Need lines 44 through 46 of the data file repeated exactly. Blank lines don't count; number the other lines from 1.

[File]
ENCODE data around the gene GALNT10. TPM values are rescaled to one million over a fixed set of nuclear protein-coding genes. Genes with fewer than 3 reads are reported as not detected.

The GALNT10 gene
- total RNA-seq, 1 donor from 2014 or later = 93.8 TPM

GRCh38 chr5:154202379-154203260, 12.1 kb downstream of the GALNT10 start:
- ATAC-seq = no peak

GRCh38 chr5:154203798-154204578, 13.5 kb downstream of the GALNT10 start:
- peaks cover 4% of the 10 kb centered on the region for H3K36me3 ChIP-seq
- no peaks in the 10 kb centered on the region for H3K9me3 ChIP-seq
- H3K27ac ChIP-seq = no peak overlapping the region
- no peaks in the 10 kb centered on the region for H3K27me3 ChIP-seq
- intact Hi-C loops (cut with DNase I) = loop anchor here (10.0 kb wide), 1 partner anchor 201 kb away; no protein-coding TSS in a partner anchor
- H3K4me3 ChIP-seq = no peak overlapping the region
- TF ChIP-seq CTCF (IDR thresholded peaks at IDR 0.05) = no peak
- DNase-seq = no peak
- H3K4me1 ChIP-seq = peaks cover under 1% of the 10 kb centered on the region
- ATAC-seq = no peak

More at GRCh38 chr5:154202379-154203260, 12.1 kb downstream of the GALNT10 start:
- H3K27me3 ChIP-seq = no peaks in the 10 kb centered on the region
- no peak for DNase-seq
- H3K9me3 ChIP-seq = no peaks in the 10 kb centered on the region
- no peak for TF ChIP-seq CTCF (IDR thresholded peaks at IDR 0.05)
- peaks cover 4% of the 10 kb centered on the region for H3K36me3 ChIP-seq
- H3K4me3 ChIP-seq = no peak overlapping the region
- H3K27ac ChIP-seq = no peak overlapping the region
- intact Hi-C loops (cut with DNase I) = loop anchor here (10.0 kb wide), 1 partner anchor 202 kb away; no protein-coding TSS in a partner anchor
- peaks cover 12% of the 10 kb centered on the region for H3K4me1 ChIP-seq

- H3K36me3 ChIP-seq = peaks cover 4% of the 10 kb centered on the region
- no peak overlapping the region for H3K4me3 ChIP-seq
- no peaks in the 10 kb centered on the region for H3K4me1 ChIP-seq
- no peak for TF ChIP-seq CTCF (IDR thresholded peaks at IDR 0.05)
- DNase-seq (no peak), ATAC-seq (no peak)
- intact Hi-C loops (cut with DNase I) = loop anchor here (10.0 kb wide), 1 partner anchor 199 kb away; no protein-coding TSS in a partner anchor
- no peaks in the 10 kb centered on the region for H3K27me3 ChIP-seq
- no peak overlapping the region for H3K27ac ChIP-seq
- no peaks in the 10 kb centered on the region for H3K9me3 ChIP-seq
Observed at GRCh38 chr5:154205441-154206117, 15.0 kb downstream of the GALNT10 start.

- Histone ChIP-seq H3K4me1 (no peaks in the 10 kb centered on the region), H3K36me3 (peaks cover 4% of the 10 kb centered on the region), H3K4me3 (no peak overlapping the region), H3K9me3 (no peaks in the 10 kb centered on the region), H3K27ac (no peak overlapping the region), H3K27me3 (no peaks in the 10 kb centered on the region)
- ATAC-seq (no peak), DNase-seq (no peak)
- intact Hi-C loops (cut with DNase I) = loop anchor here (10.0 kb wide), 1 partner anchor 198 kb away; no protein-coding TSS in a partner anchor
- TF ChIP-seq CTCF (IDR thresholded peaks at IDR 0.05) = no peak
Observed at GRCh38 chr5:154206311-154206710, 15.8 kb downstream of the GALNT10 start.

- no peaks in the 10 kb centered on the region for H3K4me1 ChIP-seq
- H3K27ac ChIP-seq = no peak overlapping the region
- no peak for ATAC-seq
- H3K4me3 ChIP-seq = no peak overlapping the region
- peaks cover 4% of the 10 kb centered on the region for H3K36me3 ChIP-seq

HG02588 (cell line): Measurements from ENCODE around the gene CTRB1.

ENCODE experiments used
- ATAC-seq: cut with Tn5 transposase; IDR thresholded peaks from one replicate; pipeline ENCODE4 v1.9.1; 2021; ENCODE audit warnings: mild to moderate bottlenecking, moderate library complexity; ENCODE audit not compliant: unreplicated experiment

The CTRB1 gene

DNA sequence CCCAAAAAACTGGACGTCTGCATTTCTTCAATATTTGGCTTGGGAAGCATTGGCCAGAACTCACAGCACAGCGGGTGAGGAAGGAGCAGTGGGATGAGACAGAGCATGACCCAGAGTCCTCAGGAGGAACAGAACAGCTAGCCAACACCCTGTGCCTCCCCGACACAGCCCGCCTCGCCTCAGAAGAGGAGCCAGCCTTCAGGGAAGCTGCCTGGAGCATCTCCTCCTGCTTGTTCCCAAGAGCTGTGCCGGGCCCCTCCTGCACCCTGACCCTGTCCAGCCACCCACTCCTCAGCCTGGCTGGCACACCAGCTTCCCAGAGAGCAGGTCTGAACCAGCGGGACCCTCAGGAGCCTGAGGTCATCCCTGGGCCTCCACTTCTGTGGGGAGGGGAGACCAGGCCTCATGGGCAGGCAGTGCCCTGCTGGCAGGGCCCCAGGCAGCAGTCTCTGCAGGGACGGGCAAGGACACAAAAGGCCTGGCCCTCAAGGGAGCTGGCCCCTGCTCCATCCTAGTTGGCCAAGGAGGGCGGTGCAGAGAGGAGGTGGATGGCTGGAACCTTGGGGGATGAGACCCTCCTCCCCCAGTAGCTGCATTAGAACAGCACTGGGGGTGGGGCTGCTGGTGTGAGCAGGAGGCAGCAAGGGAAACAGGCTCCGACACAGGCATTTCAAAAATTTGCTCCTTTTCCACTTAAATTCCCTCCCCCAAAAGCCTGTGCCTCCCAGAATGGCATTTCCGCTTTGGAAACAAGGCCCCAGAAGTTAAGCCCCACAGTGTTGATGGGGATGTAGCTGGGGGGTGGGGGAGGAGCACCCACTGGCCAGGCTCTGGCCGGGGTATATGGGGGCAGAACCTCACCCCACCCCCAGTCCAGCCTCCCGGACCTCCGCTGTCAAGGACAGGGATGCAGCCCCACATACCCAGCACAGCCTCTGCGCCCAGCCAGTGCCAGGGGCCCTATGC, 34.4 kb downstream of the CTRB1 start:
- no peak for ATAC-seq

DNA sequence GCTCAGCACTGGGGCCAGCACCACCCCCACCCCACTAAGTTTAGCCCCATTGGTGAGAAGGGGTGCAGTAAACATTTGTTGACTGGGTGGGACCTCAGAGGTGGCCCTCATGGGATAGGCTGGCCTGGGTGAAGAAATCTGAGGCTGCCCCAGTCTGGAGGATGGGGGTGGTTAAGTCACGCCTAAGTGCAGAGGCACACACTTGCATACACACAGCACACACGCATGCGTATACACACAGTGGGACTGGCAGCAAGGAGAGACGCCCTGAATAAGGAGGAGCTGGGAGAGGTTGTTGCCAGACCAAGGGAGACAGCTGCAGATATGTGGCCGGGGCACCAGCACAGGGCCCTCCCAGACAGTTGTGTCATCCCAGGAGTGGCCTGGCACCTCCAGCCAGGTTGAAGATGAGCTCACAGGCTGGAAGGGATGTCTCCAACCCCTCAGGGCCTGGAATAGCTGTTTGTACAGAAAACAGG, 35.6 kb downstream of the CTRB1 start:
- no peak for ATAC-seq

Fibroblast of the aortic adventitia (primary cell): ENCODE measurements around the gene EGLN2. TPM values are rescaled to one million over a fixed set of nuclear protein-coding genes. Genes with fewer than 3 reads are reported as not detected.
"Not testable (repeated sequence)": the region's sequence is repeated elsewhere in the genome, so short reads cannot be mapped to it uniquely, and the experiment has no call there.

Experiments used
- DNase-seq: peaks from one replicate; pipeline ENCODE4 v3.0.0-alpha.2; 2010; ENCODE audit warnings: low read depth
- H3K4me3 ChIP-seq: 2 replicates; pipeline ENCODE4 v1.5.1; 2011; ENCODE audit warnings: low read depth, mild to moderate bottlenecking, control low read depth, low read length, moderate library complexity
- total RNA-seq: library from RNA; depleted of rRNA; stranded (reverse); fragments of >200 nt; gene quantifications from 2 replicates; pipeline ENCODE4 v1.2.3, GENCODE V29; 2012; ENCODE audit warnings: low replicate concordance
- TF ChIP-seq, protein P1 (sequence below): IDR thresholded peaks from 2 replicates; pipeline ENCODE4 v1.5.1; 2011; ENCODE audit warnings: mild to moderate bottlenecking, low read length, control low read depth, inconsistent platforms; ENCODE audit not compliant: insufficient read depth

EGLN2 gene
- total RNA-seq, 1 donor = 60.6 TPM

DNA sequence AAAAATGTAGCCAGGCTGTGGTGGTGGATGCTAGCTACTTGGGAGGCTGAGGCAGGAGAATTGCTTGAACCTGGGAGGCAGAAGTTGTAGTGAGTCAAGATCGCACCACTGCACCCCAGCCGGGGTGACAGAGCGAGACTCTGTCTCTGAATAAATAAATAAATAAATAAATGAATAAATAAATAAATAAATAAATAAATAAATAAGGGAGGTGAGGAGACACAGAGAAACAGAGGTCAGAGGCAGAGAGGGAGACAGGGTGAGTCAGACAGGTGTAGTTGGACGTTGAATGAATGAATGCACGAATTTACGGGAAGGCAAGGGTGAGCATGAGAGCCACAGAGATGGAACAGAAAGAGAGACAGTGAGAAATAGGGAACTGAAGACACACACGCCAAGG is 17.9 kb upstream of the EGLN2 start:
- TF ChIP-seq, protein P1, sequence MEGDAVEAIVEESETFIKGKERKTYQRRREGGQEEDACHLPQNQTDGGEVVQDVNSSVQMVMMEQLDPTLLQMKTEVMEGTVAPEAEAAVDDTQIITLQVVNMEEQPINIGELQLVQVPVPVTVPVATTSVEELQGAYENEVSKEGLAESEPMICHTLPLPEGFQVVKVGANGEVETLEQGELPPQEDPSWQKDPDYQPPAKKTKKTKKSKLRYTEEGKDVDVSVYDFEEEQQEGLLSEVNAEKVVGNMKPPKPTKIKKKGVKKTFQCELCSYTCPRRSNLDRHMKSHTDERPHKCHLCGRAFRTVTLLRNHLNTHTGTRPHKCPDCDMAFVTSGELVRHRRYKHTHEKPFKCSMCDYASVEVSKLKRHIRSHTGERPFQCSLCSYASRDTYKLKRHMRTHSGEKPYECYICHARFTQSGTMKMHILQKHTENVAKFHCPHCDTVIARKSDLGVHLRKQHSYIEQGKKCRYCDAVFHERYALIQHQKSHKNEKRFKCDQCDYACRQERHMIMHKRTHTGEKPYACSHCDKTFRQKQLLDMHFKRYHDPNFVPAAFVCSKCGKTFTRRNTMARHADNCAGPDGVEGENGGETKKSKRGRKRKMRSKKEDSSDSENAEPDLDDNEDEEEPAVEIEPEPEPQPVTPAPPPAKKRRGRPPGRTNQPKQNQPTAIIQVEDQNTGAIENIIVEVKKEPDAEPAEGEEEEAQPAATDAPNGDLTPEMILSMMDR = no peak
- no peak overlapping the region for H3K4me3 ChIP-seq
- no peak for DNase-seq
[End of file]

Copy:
- no peak for ATAC-seq
- H3K4me3 ChIP-seq = no peak overlapping the region
- peaks cover 4% of the 10 kb centered on the region for H3K36me3 ChIP-seq